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Bath bombs banned by Paypal

A bath bomb shop in East Kent which sells products containing CBD has had its PayPal and merchant trading accounts frozen because the cannabis oil is illegal in parts of the USA.

Jane and Mike Wood of BonneBomb said the payment giant’s decision led to them being dropped by other payment gateways including Braintree and Stripe and has affected card payments to their online store.

They started selling CBD products at the beginning of the year and the trouble with merchants started in June. When we tried to buy the bath bombs at a relatively pricey £14 each online today, we were directed to a page asking for a bank transfer. No other payment method was offered. However, US banks are not allowed to accept revenue related to cannabis so that route might also be closed off soon

“I got a phone call from our merchant Braintree in Philidelphia and they said ‘we noticed you are selling CBD products. We don’t allow that with our gateway. If you take them all off your website we will be able to continue working with you.’

“I said ‘How about I take your gateway off our website?’”

“Then we had an email from PayPal, because Braintree is a branch of PayPal. They said they were ‘happy at the moment’ because we were in such good standing with them, but they had to look into things. We continued a couple of months after and they only closed our account about three to four weeks ago with £83 still in it.”

A PayPal spokesman said: “As reflected in our Acceptable Use Policy, PayPal currently does not permit the use of our payments platform for the sale of products containing Cannabidiol (CBD)”.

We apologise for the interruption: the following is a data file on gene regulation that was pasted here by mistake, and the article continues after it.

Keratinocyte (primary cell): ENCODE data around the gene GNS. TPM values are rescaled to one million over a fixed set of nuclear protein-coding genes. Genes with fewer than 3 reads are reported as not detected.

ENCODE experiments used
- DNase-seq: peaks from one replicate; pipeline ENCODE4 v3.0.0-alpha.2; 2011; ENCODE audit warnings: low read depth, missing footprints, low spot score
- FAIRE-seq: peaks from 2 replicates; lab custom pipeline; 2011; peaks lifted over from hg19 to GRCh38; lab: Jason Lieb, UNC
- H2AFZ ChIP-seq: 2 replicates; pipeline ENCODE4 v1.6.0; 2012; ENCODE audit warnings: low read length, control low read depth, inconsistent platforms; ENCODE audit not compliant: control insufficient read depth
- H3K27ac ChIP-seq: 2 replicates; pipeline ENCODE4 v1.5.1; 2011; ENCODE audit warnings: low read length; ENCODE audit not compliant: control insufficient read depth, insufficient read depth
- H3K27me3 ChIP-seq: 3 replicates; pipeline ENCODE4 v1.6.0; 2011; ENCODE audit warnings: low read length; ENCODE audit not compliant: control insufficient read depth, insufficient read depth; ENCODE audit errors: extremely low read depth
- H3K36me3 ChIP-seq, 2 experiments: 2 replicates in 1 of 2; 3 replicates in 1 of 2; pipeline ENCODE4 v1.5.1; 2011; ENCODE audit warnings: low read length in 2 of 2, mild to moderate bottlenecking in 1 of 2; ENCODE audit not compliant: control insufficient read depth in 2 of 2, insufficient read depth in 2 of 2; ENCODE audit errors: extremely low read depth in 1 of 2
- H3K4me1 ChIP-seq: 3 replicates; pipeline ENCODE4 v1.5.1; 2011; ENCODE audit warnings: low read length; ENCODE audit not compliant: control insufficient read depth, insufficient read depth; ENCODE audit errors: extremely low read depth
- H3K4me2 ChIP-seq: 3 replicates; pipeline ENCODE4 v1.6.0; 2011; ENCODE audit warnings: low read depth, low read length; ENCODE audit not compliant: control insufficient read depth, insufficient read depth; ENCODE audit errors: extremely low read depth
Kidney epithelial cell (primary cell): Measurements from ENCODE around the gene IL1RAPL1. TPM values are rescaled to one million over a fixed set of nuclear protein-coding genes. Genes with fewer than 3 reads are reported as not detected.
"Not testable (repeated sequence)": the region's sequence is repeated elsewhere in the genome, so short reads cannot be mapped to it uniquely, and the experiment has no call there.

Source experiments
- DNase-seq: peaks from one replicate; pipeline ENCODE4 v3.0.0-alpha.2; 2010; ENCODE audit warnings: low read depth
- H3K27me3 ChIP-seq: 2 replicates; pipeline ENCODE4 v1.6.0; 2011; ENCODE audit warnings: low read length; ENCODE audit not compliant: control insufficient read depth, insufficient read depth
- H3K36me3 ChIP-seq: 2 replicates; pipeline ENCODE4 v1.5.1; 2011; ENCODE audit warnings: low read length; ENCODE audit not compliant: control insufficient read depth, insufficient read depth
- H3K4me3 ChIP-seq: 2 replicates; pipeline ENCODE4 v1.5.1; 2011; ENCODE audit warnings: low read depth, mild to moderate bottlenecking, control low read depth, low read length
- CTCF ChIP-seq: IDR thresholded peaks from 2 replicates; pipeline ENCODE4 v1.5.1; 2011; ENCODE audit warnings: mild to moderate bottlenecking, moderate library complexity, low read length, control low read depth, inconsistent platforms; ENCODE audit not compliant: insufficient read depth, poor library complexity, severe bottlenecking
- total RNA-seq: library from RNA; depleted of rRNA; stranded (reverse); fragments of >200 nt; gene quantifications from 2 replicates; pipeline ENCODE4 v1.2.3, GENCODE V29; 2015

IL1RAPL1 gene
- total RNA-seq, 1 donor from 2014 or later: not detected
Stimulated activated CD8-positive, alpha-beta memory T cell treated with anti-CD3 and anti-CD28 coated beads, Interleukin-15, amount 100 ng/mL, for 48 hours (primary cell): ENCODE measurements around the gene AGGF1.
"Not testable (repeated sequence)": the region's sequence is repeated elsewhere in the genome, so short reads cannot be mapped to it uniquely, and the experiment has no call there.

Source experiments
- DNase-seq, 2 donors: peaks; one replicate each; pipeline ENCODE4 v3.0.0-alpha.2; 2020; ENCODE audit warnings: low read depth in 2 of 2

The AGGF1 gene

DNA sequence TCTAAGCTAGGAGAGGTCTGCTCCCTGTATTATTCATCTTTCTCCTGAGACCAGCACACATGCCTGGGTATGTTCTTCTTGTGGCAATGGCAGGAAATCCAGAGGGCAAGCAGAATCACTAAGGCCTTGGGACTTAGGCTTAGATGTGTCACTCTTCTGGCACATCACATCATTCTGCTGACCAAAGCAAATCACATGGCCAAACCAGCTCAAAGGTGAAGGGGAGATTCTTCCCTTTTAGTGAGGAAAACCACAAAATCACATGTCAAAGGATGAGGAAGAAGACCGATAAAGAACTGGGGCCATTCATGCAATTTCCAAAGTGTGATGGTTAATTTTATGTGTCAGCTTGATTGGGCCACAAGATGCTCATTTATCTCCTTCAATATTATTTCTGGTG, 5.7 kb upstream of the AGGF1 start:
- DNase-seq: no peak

An eBay spokesman said: “Products containing CBD oil are prohibited on eBay as there is no way to determine how much THC, which is a controlled substance, is in the product.”

Braintree has been asked to comment.

The CBD oil isolate is one of 113 cannabinoid chemical compounds derived from cannabis.

Co2 is used to isolate it from other cannabinoids including THC – the active ingredient in cannabis that provides the high or psychoactive effect which makes the drug an illegal Class B in Britain and a Schedule 1 drug in America.

In separating it from THC, scientists believe they have harnessed pain relief properties . The resulting medical CBD comes in a much higher strength. It became legal for doctors to prescribe it in November 2018 in limited circumstances and from a certifiable source.

A UK case study is that of epileptic child, Teagan Appleby of Aylesham, whose mother Emma claims medicinal CBD Epidolex reduces her from 300 fits a day to five.

Much lower doses are legal and sold for cosmetic or herbal purposes.

As well as listing types of medicines created from medicinal CBD and their uses, the NHS.UK website says: “Health stores sell certain types of “pure CBD”. However, there’s no guarantee these products will be of good quality. And they tend to only contain very small amounts of CBD, so it’s not clear what effect they would have.”